Toussaint Louverture was a talented strategist and soldier who played the Spanish against the British against the United States against the French (his biggest ally, as France had abolished slavery) to create the conditions for sugar-rich Haiti’s independence in 1804 (although by then he had perished from yellow fever). Today he starred on the sweater in Look 6 of this Stella Jean collection. The designer played fast and loose with Louverture’s narrative by presenting him as a woman. In 2019, why not?
This interesting and attractive offering looked at narratives cultural, colonial, and (in that sweater) gendered, and then presented them—as is any author’s privilege—from a subjective point of view. What authenticated that point of view (something especially important in Italian fashion right now) was its anchorage in Jean’s own identity as a Haitian-Italian.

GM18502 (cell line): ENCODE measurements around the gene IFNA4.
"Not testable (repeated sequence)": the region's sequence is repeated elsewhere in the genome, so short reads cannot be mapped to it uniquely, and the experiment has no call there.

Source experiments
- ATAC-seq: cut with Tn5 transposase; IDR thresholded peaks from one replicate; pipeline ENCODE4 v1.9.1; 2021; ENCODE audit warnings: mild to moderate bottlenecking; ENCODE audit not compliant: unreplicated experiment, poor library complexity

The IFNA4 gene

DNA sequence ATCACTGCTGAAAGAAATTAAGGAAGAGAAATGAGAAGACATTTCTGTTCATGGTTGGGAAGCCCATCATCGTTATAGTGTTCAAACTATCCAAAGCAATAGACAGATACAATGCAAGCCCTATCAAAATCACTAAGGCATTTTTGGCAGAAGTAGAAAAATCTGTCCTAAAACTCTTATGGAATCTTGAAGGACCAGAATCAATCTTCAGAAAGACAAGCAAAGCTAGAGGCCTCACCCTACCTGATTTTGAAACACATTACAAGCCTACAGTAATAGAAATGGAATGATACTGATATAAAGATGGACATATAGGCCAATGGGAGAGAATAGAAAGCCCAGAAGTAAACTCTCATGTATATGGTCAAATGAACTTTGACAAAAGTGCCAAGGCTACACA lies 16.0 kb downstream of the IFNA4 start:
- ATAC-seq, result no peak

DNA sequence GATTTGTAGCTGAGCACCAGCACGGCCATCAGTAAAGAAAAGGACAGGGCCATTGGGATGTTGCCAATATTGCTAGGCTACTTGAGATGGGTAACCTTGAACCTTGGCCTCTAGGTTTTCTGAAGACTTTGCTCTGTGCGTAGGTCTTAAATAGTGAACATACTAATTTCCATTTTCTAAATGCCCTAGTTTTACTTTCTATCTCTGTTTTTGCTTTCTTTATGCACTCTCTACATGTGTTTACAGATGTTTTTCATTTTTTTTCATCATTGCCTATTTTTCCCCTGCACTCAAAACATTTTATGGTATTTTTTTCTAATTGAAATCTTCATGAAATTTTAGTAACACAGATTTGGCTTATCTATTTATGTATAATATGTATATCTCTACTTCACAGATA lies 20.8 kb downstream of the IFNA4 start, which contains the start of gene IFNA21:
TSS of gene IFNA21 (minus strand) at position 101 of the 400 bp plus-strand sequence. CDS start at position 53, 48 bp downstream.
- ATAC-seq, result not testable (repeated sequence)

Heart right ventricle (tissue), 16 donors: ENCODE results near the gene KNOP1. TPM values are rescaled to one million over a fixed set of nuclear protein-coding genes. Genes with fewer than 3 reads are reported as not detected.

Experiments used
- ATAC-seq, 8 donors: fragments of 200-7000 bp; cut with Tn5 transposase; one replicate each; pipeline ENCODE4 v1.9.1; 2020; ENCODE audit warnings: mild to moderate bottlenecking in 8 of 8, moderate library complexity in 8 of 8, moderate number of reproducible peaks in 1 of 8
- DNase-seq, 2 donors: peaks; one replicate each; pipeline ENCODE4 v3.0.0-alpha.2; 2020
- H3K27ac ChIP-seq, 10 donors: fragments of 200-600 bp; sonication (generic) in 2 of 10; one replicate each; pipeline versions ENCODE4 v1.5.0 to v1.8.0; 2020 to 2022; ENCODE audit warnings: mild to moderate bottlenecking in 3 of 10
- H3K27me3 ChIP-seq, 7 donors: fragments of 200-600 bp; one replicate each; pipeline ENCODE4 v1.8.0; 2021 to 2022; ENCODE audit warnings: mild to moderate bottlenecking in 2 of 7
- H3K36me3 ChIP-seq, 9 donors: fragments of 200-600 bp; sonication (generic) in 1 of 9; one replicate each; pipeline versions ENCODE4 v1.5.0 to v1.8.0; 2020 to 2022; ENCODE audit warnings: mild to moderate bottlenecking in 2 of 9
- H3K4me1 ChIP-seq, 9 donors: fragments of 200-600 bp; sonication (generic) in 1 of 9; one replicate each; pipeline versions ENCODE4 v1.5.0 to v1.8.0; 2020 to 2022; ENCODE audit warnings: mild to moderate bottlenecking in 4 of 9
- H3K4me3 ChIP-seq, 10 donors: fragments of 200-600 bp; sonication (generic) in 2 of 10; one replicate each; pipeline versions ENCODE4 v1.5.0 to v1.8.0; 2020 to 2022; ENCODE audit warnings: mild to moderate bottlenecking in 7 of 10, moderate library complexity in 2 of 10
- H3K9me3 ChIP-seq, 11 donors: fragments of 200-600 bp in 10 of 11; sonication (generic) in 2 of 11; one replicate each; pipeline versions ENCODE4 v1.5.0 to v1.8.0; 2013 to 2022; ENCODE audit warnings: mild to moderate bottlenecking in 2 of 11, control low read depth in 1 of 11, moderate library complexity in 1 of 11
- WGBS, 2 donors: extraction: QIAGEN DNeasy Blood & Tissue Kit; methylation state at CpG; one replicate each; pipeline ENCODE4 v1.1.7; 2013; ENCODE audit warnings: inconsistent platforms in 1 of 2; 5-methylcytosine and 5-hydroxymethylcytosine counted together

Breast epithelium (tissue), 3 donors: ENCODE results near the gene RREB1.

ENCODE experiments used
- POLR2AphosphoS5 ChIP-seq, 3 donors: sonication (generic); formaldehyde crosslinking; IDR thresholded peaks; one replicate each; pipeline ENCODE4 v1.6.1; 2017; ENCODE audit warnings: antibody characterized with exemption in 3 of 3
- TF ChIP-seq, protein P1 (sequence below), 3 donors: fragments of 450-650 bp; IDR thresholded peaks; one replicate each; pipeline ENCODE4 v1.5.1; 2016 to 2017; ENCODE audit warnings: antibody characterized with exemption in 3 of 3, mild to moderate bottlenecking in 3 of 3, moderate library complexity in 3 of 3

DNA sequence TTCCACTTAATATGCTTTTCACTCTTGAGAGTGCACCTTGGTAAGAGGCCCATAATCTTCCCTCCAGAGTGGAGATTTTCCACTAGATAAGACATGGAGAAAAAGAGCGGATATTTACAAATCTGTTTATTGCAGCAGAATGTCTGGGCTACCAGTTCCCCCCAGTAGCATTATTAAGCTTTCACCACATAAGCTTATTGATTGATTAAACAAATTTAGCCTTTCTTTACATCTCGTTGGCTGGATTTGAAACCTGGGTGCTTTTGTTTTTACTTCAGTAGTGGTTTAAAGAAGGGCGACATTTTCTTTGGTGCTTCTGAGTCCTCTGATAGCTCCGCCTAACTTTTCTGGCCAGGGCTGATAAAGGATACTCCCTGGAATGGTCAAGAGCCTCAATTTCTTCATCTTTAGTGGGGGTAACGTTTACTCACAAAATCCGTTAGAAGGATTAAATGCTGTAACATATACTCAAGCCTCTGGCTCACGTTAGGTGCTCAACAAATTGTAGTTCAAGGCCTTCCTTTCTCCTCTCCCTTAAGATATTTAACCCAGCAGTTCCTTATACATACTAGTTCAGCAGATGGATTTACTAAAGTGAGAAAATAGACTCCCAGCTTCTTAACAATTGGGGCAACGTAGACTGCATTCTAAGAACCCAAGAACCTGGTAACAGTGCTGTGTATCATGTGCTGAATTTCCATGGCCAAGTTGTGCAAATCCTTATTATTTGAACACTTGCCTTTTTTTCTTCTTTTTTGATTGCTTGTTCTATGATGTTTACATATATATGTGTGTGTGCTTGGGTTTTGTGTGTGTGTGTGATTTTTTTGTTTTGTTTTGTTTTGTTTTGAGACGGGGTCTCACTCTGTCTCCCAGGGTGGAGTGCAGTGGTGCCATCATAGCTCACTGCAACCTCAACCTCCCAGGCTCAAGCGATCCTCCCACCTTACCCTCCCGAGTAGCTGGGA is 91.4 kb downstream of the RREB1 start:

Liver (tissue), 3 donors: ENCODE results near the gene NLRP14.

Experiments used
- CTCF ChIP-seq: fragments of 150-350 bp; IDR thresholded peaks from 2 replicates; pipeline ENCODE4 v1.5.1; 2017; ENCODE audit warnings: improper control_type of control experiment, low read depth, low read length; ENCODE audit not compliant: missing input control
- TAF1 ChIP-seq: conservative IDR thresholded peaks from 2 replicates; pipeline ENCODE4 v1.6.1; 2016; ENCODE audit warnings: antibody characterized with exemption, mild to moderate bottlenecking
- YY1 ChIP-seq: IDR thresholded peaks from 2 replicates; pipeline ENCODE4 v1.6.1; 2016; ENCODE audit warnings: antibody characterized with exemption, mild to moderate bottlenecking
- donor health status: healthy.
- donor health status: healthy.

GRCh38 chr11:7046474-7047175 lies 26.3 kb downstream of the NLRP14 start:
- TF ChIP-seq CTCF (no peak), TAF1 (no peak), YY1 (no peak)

As she said backstage: “In this collection, our bourgeois young lady made an inverse grand tour—the kind of cultural trip made in Europe in the 18th and 19th centuries. But here she starts from tropical destinations like French Polynesia and Haiti, and then she arrives in the Old Europe, which you can see through the still lifes inspired by the Dutch artistic tradition.”